The premiere episode of Titans - the first live-action series created for the new DC Universe streaming service - seems to have been built up as a horror movie rather than a standard superhero series. While the show has met with largely positive reviews since its first episode aired, many critics haven taken it to task for its disturbing visuals and dark tone. Yet there is little in Titans that would seem out of place among the various mature Marvel Comics series produced for Netflix or the latest horror movie blockbusters released just in time for Halloween.
The first episode largely focuses upon Rachel Roth - a goth teen with blue-purple hair, who is either developing superpowers, demonically possessed or possibly both. Of course, those who are broadly familiar with the original New Teen Titans comics will recognize Rachel as the magic-wielding empath Raven. Right now, however, Rachel is just a scared, sheltered girl who has no idea why her reflection is warning her of danger, or why she's having dreams of circus acrobats falling to their death. The tone is far closer to Stephen King's Carrie than anything to be found in a traditional superhero series, and the sequences involving Raven are easily the best part of Titans' first episode, playing into the gritty aesthetic forged by Brad Anderson.
This aesthetic inspired complaints from many that Titans was (literally) too dark, and that it was difficult to see the action in some scenes without turning the lights out. Yet if one takes the segments starring Raven and views them through the lens of a horror movie - which are mean to be watched in a dark room and preferably at night - Titans becomes a different, and much better show. The same is true of the sections focused on Robin, who - as Police Detective Dick Grayson - seems to be in an entirely different show for the first part of the episode. Indeed, much of the tone here seems to have been taken from Chuck Dixon's legendary run on Nightwing, which saw Dick Grayson become a police officer in order to infiltrate the notoriously corrupt Bludhaven Police Department.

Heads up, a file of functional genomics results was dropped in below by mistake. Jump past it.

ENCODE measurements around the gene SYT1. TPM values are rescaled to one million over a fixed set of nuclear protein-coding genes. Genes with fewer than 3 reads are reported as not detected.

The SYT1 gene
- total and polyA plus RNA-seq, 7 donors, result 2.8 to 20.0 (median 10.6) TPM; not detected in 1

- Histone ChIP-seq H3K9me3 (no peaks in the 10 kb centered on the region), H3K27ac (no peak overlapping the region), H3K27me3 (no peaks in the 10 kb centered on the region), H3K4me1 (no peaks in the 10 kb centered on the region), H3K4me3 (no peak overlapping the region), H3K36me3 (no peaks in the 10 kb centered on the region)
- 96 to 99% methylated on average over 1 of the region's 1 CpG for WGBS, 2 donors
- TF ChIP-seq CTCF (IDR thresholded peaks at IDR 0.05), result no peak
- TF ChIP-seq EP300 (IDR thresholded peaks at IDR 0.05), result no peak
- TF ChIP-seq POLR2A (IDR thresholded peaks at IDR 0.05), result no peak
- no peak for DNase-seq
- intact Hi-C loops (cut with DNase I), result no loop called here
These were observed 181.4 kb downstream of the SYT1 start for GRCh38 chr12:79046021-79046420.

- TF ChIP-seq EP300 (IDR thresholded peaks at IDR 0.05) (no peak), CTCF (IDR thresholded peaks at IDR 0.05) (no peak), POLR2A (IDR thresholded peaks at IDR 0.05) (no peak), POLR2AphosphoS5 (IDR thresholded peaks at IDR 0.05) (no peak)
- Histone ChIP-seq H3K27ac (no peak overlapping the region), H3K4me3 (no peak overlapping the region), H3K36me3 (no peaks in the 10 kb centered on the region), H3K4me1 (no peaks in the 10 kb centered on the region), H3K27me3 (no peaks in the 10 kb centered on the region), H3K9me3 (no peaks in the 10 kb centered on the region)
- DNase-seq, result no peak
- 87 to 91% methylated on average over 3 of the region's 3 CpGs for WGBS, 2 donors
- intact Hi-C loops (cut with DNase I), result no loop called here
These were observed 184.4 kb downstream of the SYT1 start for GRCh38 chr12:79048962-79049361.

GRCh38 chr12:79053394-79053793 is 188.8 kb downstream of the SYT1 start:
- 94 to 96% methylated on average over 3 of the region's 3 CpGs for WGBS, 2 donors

This brings up another common criticism of Titans' first episode: that it seems to be several different shows haphazardly thrown together. This is a fair complaint, yet it is one which reflects how well Titans captures the spirits of its respective characters and their stories. The original Titans of New Teen Titans were an eclectic brood, whose personal histories covered a wide variety of genres, including Space Opera (Starfire), Lovecraftian horror (Raven) and science fiction mixed with body horror (Cyborg) in addition to the traditional superheroes like Kid Flash and Wonder Girl. Complaining that Titans feels like a weird haphazard effort to blend a cop drama, a supernatural horror series and a science-fiction drama completely misses the point of the original comic book series.
Given that, the series' seemingly unconnected subplots begin to make more sense, as does the revelation that the various segments of Titans' first episode are united through the common theme of horror that dominates Raven's story, though there are several different sub-genres of horror at play. Robin's segments are dominated by psychological horror and Dick Grayson's fear that Batman may have made him into a monster. Starfire's story is based around identity horror and the loss of the self. Even Beast Boy, brief though his appearance is, has an element of body horror in his powers - the classic nightmare of losing control to one's primal urges.
As writer Geoff Johns noted in one interview, every part of the series "shows a piece of the tone of the show." Given that, it seems likely that future episodes will come to more closely resemble the other genres that make up the glorious gestalt that makes up the Titans' continuity in the classic comic books. Future episodes focused on Starfire as she starts to regain her memory, for instance, will presumably embrace more science-fiction elements. Either way, Titans remains one show worth watching and a solid reason to subscribe to DC Universe.